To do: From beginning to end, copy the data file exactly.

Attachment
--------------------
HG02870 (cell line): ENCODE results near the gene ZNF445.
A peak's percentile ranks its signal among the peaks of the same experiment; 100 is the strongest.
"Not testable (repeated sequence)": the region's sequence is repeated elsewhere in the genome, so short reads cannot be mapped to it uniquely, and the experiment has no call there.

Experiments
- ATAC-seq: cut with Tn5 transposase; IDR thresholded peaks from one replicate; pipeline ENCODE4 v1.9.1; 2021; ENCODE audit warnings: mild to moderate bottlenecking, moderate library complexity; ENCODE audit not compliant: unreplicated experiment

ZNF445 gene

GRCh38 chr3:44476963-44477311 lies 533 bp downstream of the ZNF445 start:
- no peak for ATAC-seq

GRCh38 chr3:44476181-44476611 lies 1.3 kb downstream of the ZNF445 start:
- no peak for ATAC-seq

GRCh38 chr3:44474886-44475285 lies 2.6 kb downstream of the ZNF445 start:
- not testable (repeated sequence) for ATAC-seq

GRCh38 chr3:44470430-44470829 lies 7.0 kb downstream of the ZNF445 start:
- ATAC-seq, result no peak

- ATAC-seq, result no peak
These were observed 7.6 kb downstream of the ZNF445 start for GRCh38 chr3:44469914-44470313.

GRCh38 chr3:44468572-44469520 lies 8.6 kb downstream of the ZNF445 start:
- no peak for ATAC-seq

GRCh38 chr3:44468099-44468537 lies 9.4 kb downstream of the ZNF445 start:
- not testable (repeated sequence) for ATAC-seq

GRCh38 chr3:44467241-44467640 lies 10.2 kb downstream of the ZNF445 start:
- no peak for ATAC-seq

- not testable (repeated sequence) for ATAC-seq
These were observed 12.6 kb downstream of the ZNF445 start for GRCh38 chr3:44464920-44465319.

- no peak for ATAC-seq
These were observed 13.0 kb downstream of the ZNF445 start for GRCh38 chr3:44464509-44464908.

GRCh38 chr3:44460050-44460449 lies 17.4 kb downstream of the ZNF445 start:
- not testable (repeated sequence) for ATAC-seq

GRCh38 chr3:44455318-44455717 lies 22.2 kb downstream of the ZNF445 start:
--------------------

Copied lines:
HG02870 (cell line): ENCODE results near the gene ZNF445.
A peak's percentile ranks its signal among the peaks of the same experiment; 100 is the strongest.
"Not testable (repeated sequence)": the region's sequence is repeated elsewhere in the genome, so short reads cannot be mapped to it uniquely, and the experiment has no call there.

Experiments
- ATAC-seq: cut with Tn5 transposase; IDR thresholded peaks from one replicate; pipeline ENCODE4 v1.9.1; 2021; ENCODE audit warnings: mild to moderate bottlenecking, moderate library complexity; ENCODE audit not compliant: unreplicated experiment

ZNF445 gene

GRCh38 chr3:44476963-44477311 lies 533 bp downstream of the ZNF445 start:
- no peak for ATAC-seq

GRCh38 chr3:44476181-44476611 lies 1.3 kb downstream of the ZNF445 start:
- no peak for ATAC-seq

GRCh38 chr3:44474886-44475285 lies 2.6 kb downstream of the ZNF445 start:
- not testable (repeated sequence) for ATAC-seq

GRCh38 chr3:44470430-44470829 lies 7.0 kb downstream of the ZNF445 start:
- ATAC-seq, result no peak

- ATAC-seq, result no peak
These were observed 7.6 kb downstream of the ZNF445 start for GRCh38 chr3:44469914-44470313.

GRCh38 chr3:44468572-44469520 lies 8.6 kb downstream of the ZNF445 start:
- no peak for ATAC-seq

GRCh38 chr3:44468099-44468537 lies 9.4 kb downstream of the ZNF445 start:
- not testable (repeated sequence) for ATAC-seq

GRCh38 chr3:44467241-44467640 lies 10.2 kb downstream of the ZNF445 start:
- no peak for ATAC-seq

- not testable (repeated sequence) for ATAC-seq
These were observed 12.6 kb downstream of the ZNF445 start for GRCh38 chr3:44464920-44465319.

- no peak for ATAC-seq
These were observed 13.0 kb downstream of the ZNF445 start for GRCh38 chr3:44464509-44464908.

GRCh38 chr3:44460050-44460449 lies 17.4 kb downstream of the ZNF445 start:
- not testable (repeated sequence) for ATAC-seq

GRCh38 chr3:44455318-44455717 lies 22.2 kb downstream of the ZNF445 start: